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J Chem Inf Model. 2019 Mar 25;59(3):1221-1229. doi: 10.1021/acs.jcim.8b00640. Epub 2018 Nov 8.

Drug Discovery Maps, a Machine Learning Model That Visualizes and Predicts Kinome-Inhibitor Interaction Landscapes.

Author information

1
Molecular Physiology, Leiden Institute of Chemistry , Leiden University , 2333 CC Leiden , The Netherlands.
2
Department of Cell and Chemical Biology , Leiden University Medical Centre , 2333 ZC Leiden , The Netherlands.
3
Drug and Target Discovery , Leiden Academic Centre for Drug Research, Leiden University , 2333 CC Leiden , The Netherlands.
4
Pivot Park Screening Centre , 5349 AB Oss , The Netherlands.

Abstract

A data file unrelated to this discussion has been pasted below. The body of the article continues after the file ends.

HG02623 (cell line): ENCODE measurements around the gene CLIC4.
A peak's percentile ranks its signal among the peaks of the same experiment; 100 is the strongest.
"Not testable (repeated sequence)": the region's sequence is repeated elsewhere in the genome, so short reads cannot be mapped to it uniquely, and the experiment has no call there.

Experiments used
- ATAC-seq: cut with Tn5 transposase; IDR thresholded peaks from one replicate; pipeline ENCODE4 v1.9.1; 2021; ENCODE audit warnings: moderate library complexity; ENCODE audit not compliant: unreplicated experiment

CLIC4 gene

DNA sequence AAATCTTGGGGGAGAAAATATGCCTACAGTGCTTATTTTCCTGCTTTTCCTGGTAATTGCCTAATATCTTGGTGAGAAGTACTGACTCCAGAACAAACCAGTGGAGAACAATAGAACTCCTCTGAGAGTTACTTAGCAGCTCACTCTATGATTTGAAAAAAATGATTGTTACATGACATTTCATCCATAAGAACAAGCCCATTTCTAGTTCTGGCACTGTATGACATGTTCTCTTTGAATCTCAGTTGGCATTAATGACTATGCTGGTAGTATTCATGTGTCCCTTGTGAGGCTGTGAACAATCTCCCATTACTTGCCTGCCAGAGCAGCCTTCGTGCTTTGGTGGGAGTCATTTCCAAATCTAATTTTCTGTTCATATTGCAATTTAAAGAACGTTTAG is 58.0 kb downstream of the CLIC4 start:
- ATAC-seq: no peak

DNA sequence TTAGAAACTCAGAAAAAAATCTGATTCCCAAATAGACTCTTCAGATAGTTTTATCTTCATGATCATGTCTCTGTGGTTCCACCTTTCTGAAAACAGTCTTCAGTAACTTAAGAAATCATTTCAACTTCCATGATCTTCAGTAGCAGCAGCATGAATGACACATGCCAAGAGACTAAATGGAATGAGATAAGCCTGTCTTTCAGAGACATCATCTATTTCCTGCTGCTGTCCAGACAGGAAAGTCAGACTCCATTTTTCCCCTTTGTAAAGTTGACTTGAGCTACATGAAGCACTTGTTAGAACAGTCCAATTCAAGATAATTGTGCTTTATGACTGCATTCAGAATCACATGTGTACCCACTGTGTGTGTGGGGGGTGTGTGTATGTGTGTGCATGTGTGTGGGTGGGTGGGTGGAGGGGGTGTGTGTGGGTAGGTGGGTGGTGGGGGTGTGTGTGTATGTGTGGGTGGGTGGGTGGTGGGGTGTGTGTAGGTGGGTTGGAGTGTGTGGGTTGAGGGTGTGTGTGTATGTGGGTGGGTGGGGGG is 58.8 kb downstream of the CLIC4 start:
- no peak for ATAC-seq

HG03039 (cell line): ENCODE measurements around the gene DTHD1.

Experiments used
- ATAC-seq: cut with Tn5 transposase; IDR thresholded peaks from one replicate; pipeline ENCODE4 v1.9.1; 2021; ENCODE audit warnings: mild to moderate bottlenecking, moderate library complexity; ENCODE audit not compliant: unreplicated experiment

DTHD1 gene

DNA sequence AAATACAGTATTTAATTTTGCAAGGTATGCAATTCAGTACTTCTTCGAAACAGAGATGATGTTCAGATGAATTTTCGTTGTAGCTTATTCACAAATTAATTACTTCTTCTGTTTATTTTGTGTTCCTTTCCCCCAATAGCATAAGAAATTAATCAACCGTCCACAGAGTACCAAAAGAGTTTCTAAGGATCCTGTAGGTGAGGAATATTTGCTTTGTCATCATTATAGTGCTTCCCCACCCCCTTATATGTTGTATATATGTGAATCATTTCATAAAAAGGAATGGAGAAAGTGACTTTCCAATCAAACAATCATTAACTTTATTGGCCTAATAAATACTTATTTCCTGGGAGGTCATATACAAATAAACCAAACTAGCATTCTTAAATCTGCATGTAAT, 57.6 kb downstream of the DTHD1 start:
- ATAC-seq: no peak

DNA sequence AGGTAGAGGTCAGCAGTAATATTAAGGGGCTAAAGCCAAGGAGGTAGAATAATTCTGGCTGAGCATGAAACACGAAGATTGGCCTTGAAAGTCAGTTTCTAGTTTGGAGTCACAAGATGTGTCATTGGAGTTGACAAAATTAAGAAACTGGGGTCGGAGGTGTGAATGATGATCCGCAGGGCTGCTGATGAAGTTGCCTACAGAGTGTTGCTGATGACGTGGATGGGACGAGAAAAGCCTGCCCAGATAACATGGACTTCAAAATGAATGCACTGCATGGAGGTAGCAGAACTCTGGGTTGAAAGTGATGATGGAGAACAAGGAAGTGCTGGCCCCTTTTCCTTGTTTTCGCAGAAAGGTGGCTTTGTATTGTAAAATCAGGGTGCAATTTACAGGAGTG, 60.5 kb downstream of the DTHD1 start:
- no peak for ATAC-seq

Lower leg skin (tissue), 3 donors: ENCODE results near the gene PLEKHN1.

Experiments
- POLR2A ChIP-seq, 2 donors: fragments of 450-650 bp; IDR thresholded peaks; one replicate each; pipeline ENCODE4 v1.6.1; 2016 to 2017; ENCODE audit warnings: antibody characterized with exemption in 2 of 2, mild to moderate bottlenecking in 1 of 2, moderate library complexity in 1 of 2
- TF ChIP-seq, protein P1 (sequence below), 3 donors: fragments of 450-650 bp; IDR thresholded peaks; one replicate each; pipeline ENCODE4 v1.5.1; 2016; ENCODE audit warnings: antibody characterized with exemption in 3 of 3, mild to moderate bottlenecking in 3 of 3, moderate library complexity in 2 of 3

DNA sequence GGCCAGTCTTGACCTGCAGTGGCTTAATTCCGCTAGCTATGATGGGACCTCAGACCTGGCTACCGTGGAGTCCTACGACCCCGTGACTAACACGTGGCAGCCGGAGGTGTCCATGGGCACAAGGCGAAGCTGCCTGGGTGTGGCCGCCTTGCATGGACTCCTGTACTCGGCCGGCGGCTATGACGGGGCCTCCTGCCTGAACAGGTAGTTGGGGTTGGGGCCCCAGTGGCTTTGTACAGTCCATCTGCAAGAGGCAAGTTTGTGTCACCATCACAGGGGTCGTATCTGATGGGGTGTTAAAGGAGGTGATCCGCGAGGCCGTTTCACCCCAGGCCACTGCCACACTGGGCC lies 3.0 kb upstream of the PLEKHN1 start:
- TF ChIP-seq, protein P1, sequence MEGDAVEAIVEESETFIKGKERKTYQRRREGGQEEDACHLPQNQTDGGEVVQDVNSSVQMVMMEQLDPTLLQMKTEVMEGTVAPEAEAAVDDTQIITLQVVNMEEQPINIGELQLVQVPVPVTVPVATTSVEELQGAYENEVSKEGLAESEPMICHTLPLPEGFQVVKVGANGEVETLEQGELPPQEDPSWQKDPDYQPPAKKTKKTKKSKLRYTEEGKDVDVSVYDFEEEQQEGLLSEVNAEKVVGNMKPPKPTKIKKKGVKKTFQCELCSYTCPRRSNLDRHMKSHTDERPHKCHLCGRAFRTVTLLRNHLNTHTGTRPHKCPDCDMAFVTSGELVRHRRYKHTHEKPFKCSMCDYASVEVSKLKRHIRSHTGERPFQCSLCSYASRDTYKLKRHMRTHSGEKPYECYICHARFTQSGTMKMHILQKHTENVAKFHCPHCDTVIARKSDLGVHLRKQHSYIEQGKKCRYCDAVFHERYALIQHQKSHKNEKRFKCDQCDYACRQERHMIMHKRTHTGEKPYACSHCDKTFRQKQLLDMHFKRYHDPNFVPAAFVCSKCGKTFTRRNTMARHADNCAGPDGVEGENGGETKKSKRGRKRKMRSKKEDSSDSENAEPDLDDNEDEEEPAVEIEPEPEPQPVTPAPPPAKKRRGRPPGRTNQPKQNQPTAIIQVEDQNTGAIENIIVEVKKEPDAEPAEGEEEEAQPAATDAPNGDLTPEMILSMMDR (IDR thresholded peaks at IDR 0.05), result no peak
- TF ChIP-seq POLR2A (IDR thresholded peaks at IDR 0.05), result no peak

The interpretation of high-dimensional structure-activity data sets in drug discovery to predict ligand-protein interaction landscapes is a challenging task. Here we present Drug Discovery Maps (DDM), a machine learning model that maps the activity profile of compounds across an entire protein family, as illustrated here for the kinase family. DDM is based on the t-distributed stochastic neighbor embedding (t-SNE) algorithm to generate a visualization of molecular and biological similarity. DDM maps chemical and target space and predicts the activities of novel kinase inhibitors across the kinome. The model was validated using independent data sets and in a prospective experimental setting, where DDM predicted new inhibitors for FMS-like tyrosine kinase 3 (FLT3), a therapeutic target for the treatment of acute myeloid leukemia. Compounds were resynthesized, yielding highly potent, cellularly active FLT3 inhibitors. Biochemical assays confirmed most of the predicted off-targets. DDM is further unique in that it is completely open-source and available as a ready-to-use executable to facilitate broad and easy adoption.

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